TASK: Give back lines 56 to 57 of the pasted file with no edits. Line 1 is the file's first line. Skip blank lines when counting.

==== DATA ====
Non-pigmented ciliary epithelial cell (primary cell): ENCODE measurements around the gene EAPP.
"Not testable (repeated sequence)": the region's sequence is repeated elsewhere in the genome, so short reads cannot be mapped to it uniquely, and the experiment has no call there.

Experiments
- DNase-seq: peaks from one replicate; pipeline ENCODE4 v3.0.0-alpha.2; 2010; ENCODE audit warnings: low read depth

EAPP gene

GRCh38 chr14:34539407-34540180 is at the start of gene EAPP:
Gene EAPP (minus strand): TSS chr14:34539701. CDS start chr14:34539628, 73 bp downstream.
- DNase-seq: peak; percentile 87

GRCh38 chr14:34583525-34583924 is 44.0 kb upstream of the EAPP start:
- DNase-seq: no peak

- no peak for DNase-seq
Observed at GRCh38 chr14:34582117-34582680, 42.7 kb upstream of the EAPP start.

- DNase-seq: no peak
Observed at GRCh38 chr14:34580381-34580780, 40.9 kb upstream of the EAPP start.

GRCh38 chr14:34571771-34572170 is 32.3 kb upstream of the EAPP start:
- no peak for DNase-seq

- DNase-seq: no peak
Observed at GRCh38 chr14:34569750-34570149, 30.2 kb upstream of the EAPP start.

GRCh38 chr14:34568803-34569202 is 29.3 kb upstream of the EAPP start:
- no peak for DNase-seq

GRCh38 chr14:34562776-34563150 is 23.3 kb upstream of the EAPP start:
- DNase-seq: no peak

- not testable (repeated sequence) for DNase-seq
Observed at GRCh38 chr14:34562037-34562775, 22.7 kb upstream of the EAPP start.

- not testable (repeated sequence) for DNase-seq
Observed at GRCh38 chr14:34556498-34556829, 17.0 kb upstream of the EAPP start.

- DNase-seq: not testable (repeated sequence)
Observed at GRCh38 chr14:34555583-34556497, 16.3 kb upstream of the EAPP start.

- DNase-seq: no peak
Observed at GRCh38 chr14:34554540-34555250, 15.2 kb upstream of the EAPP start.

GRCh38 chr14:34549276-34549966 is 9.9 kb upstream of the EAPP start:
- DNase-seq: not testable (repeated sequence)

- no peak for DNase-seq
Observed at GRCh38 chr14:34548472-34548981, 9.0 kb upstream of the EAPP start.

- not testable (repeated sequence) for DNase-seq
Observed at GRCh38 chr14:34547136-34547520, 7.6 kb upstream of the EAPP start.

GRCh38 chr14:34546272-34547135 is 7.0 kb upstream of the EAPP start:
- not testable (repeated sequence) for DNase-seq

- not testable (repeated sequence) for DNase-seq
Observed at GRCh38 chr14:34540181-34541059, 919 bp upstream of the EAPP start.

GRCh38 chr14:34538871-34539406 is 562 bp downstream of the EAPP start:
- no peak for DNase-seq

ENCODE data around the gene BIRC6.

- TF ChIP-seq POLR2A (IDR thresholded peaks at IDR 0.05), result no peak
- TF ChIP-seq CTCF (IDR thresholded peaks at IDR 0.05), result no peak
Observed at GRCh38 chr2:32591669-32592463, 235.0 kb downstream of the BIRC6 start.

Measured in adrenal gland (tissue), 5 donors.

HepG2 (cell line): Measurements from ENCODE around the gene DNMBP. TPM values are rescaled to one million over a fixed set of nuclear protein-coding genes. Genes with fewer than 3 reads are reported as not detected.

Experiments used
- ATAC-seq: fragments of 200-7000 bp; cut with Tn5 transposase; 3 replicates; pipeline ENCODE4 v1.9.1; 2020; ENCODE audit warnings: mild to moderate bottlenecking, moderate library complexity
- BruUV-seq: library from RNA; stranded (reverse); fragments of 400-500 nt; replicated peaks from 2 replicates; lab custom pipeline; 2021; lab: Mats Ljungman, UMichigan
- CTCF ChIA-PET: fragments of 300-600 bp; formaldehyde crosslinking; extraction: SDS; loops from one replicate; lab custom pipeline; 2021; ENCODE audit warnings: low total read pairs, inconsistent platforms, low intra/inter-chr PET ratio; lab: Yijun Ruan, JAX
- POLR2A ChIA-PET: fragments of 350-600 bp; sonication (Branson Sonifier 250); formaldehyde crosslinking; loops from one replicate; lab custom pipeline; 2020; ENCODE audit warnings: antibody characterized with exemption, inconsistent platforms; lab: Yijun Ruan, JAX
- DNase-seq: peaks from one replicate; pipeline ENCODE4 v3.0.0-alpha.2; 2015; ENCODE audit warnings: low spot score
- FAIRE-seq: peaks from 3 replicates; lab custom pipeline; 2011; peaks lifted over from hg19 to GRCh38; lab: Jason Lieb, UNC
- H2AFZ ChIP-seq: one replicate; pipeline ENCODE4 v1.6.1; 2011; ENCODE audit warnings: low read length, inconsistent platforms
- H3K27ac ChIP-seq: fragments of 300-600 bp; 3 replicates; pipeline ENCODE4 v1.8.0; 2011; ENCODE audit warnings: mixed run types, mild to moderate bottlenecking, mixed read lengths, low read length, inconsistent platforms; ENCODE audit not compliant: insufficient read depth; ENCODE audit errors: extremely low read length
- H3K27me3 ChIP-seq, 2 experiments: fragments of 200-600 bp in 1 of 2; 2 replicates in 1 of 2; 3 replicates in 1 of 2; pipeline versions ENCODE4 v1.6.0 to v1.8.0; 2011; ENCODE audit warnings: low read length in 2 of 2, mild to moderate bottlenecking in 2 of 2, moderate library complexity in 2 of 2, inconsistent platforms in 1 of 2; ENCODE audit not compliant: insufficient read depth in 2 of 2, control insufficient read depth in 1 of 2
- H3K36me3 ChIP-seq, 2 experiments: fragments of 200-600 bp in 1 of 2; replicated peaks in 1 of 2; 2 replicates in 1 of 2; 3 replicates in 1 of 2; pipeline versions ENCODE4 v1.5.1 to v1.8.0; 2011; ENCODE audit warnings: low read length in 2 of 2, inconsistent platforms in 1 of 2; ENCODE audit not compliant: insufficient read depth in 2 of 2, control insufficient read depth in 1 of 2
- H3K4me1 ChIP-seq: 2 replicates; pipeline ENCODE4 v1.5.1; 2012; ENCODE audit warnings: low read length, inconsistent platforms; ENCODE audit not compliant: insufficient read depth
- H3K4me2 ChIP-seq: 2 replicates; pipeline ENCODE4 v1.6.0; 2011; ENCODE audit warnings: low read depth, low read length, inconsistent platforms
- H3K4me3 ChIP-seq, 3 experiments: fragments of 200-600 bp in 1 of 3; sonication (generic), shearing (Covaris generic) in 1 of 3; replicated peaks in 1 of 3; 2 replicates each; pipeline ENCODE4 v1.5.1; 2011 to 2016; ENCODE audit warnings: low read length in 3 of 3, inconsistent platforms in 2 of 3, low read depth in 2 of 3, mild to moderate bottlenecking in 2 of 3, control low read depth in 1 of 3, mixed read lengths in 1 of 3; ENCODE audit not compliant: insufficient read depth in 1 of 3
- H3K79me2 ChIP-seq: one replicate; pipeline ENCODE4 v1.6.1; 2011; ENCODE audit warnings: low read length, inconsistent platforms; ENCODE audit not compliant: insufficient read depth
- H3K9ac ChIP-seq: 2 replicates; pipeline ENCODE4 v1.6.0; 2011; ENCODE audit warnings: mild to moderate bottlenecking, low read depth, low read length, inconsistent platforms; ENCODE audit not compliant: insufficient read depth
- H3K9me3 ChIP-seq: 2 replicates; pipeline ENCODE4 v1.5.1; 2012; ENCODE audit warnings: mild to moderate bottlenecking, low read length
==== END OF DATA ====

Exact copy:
- H2AFZ ChIP-seq: one replicate; pipeline ENCODE4 v1.6.1; 2011; ENCODE audit warnings: low read length, inconsistent platforms
- H3K27ac ChIP-seq: fragments of 300-600 bp; 3 replicates; pipeline ENCODE4 v1.8.0; 2011; ENCODE audit warnings: mixed run types, mild to moderate bottlenecking, mixed read lengths, low read length, inconsistent platforms; ENCODE audit not compliant: insufficient read depth; ENCODE audit errors: extremely low read length